IT is not often you hear a teenage girl squeal "Yipee, a theorem!" halfway through a maths lesson, without a hint of sarcasm.
But this is no ordinary class. It is part of the summer-school programme at England's first Gifted and Talented Academy.
One hundred pupils, judged to be in the top 1 to 5 per cent of the country, are spending two weeks into the three-week residential course at Warwick University.
The 90 minute lesson begins with Euclidean and non-Euclidean geometry and ends with the geometry of perspectives. The class, run by university lecturer Dave Wood, spans an age range of 11 to 16 years. It is lively and extremely challenging for both tutors and students. Mr Wood said: "They are more on-the-ball than some undergraduates. They want to know the answers before I've even got into the explanation."
Lizz Paley took maths GCSE this summer. The 14-year-old works using different books from her classmates at Holmfirth high school, Huddersfield. She had no real expectations of the academy, but she is surprised at how "normal" people are.
Outside the seven hours of classes a day, students are chaperoned and entertained by a small army of residential assistants, in the mould of American-style camp leaders.
Their presence is important when 11-year-olds are wandering around Warwick's huge, leafy, campus and they keep an eye on discipline. Simon Parkes, the head assistant, a mature student and a former soldier, tells pupils to stop putting things down the toilet and cut out the backchat at the end of the evening or face an early curfew.
As The TES revealed last month, state-school pupils make up most of the group and one in three is from an ethnic-minority background.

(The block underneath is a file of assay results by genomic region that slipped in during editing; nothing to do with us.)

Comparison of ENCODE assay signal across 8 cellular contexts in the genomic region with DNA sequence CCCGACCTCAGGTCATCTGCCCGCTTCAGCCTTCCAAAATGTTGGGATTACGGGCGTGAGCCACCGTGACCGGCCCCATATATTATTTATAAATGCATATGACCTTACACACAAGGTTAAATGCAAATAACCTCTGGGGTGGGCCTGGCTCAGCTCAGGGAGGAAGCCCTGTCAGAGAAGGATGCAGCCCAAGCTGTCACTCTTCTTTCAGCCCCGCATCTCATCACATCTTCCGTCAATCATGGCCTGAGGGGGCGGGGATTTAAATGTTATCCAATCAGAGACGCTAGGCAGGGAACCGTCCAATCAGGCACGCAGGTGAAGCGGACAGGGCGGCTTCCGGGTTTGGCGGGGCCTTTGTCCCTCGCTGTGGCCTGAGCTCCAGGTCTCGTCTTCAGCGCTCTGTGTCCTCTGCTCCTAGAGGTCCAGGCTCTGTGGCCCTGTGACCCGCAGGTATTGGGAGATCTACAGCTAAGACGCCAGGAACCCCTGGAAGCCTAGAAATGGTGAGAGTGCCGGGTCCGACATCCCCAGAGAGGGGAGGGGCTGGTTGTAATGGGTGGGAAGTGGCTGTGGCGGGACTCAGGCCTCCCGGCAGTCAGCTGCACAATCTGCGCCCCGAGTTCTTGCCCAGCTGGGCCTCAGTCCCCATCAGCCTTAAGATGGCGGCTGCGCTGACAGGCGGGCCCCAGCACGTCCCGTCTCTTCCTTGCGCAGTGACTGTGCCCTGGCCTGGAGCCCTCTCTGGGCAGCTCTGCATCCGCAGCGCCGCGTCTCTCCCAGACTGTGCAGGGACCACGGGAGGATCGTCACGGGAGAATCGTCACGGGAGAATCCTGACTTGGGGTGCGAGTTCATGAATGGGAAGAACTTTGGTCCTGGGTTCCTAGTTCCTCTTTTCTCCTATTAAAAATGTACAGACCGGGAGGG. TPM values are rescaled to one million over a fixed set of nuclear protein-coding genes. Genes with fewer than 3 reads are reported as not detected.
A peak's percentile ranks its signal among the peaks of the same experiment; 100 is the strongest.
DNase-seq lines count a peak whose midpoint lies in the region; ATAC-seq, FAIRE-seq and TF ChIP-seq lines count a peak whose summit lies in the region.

However, there seem to be few African-Caribbean faces and "state school" is a label that disguises a wide spectrum of institutions.
Simone Milani, a pupil at La Sainte Union convent school, north London, who has chosen to study philosophy, said middle-class children dominated the academy. She also fears the proposed introduction of fees, which she thinks will result in lost talent and make the academy elitist.
However, Zoya Street, from Wickersley comprehensive, Rother-ham, applauds the academy's diversity. The 14-year-old, who is on the creative writing course, is one of 40 children from schools in deprived urban areas served by the Excellence in Cities scheme.
She said: "At school we have to do a set task, exactly how the teacher tells you I Here, we take our inspiration from an idea and there is a lot of focus on poetry. I keep scribbling down thoughts on my paper."
Zoya achieved level 8 in maths and level 7 in English in her national curriculum tests. But she insists she is "not a genius or anything like that". One of the academy's aims - to motivate bright pupils - seems to have been achieved. Zoya wants to be a journalist, but mainly to fund her ambition to write novels.